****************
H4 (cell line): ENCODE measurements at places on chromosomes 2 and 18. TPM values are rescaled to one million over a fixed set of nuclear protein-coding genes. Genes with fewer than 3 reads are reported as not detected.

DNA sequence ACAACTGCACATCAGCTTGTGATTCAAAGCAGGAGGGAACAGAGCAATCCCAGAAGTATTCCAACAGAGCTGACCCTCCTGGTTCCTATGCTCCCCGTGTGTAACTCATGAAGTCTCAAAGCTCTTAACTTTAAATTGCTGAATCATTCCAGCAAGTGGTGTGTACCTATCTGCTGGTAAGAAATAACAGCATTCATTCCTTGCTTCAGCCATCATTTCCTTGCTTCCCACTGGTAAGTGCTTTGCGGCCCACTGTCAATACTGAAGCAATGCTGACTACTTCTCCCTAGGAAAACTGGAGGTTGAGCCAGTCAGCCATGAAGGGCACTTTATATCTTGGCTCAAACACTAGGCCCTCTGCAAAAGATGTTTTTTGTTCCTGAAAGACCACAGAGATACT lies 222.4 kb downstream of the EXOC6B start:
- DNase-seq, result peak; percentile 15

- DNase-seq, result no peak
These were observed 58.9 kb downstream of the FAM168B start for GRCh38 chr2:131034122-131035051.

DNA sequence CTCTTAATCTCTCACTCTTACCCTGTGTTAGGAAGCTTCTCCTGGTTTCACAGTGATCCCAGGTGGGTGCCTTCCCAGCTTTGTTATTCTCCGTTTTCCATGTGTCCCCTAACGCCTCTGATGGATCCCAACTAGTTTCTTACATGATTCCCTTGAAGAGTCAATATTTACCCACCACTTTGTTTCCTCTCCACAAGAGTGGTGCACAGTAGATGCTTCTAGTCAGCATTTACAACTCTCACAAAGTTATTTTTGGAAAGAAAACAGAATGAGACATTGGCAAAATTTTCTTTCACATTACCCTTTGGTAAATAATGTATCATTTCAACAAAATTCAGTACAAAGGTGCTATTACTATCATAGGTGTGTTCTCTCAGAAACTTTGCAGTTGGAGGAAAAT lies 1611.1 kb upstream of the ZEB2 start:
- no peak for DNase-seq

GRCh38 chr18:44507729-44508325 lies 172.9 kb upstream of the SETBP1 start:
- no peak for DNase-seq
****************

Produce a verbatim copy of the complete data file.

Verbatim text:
H4 (cell line): ENCODE measurements at places on chromosomes 2 and 18. TPM values are rescaled to one million over a fixed set of nuclear protein-coding genes. Genes with fewer than 3 reads are reported as not detected.

DNA sequence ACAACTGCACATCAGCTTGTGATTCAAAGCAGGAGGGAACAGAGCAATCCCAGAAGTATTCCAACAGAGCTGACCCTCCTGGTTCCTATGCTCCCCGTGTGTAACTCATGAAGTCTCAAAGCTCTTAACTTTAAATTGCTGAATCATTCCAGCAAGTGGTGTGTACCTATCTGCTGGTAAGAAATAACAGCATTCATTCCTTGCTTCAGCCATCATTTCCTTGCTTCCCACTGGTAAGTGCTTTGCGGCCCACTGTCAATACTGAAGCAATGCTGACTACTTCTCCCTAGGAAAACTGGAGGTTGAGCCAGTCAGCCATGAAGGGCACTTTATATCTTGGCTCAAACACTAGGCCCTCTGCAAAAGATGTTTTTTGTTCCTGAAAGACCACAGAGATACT lies 222.4 kb downstream of the EXOC6B start:
- DNase-seq, result peak; percentile 15

- DNase-seq, result no peak
These were observed 58.9 kb downstream of the FAM168B start for GRCh38 chr2:131034122-131035051.

DNA sequence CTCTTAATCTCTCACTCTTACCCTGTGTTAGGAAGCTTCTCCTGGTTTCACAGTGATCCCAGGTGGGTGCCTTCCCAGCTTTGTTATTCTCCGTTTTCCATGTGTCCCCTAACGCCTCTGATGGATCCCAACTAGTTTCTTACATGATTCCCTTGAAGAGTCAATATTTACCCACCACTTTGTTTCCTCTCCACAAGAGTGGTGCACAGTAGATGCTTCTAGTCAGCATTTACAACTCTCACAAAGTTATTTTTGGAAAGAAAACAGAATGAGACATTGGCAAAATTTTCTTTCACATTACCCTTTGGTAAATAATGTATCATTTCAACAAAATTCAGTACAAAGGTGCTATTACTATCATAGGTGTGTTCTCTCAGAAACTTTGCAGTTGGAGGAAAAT lies 1611.1 kb upstream of the ZEB2 start:
- no peak for DNase-seq

GRCh38 chr18:44507729-44508325 lies 172.9 kb upstream of the SETBP1 start:
- no peak for DNase-seq